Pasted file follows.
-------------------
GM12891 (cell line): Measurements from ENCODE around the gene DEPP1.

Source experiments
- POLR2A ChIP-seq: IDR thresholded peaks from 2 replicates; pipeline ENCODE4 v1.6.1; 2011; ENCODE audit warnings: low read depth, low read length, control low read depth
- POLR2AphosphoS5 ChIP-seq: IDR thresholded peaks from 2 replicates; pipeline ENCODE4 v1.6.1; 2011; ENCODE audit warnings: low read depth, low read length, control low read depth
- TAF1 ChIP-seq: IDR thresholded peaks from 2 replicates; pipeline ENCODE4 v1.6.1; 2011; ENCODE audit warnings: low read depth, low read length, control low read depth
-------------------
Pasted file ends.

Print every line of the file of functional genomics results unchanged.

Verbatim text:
GM12891 (cell line): Measurements from ENCODE around the gene DEPP1.

Source experiments
- POLR2A ChIP-seq: IDR thresholded peaks from 2 replicates; pipeline ENCODE4 v1.6.1; 2011; ENCODE audit warnings: low read depth, low read length, control low read depth
- POLR2AphosphoS5 ChIP-seq: IDR thresholded peaks from 2 replicates; pipeline ENCODE4 v1.6.1; 2011; ENCODE audit warnings: low read depth, low read length, control low read depth
- TAF1 ChIP-seq: IDR thresholded peaks from 2 replicates; pipeline ENCODE4 v1.6.1; 2011; ENCODE audit warnings: low read depth, low read length, control low read depth